Friday, August 08, 2008
My first rangefinder camera was not a Leica. It was a Rollei 35--a tiny 35mm camera with a 40mm lens that you had to zone-focus (in other words, guess) and guestimate exposure, since the meter was less accurate than my guesses. It was quiet and unobtrusive. Years later, I would add the Olympus XA4, the palm-sized, clamshel design camera with (bless 'em) a focusing tab, to my collection, and took some amazing shots with it. Once I could afford one, I bought a Leica M3 from Ken Hansen in New York, but those two little cameras carried me through until then.
The joy of these cameras is that they were in the $100-150 range, while even a used Leica with a lens would set me back around $600 (oh how times have changed!).
Now, in the digital age, there is the Leica M8, for $5,000, plus around $3,000 for a new lens. For street photographers and others who like to work with a small, inconspicuous lens and demand high performance (read: no lag time) and high quality (read: no golf-ball-sized digital grain at ISO 400), there is nothing available for less than that.
Sure, there are compromise cameras such as the Canon G9, Ricoh GRII, or the Sigma DP-1--they're small and offer some great features, but quality starts to suffer by ISO 400 (with the excepton of the Sigma), and there is lag time (notably in the Sigma). Or, you can go with a small-ish DSLR like the Olympus E-410, but it's still bigger than a compact and more noticeable--and you can't see what's going on when the mirror slaps up.
But there is no digital equivalent to the Olympus XA series or Rollei 35. There really should be for the sake of those starting out in street photography, and I am optimistic that there will be one soon. My optimism stems from this week's announcement of the Micro Four Thirds system, developed by Olympus (!) and Panasonic. The sensor will be the same size as an Olympus or Panasonic DSLR, but because the camera won't have a mirror prism, it can be designed "radically smaller and lighter" (to quote the press release). Could they mean Olympus XA-small? I hope so!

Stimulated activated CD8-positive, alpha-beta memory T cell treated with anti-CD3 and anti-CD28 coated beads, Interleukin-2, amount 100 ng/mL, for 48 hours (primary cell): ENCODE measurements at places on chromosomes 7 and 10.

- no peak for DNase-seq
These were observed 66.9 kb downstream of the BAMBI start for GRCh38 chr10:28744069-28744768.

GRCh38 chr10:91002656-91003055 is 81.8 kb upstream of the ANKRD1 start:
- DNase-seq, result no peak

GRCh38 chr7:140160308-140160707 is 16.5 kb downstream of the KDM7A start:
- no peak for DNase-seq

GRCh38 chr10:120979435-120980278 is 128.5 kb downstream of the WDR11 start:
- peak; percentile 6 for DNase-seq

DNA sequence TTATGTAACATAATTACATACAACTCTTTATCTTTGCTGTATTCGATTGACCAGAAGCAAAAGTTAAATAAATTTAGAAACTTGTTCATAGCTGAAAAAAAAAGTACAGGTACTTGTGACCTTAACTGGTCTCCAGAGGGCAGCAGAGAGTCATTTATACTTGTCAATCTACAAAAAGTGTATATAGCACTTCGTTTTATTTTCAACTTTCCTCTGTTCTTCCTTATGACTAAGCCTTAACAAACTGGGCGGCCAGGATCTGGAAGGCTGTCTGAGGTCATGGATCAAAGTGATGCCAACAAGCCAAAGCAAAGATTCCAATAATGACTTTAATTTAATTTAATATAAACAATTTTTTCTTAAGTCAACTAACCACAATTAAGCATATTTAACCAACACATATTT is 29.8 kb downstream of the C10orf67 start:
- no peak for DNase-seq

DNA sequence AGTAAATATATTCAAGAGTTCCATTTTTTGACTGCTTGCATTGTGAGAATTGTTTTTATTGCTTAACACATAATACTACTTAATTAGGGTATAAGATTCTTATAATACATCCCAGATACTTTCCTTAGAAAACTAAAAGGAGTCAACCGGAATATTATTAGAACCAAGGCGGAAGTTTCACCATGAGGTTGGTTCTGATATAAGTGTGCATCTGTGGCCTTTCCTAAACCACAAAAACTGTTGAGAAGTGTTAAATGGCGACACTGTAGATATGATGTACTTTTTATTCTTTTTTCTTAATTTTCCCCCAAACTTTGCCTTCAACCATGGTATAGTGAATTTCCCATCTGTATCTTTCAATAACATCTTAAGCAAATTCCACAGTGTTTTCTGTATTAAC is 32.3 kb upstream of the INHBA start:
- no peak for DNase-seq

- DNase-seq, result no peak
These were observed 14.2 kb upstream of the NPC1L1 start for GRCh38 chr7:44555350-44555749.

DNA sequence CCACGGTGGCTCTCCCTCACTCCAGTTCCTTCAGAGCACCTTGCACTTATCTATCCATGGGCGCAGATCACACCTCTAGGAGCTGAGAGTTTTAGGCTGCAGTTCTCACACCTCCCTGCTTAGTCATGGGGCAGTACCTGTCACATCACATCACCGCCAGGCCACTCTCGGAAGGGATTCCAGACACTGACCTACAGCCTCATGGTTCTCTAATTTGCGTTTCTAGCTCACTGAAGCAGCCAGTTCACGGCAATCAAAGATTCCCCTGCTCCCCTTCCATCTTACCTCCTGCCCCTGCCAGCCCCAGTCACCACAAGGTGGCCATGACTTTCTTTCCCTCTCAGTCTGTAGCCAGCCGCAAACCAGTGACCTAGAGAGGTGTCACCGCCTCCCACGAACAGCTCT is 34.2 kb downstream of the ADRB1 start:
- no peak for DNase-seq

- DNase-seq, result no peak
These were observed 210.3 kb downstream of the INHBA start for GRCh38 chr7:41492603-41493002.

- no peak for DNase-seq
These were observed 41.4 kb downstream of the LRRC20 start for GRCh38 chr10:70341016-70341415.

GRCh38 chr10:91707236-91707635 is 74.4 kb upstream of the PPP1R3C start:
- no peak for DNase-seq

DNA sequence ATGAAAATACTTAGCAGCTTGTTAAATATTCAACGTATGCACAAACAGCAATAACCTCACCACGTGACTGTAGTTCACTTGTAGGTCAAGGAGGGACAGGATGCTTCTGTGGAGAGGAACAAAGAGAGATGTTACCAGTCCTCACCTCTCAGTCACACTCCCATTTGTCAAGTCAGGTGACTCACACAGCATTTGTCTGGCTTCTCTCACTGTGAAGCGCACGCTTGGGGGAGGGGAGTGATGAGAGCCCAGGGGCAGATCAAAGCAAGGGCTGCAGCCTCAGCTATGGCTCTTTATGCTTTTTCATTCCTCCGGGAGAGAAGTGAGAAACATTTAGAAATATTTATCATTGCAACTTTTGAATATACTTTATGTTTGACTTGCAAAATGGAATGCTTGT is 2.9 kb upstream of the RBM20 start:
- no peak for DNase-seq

But if someone's going to produce a (presumably affordable) digital rangefinder, they should do it right:
• No lag time. Use a mechanical shutter.
• A focus tab that would override autofocus when you wanted to. The XA focus tab design is a fine precedent to follow.
• Aperture and shutter speed dials.
• An optical rangefinder. No EVFs!
Can they do it? Given the timing of the announcement, we may see the first generation of affordable digital rangefinders by the end of September, at Photokina. The technology is there. Here's hopin'.
Posted by Mason Resnick at 6:38 AM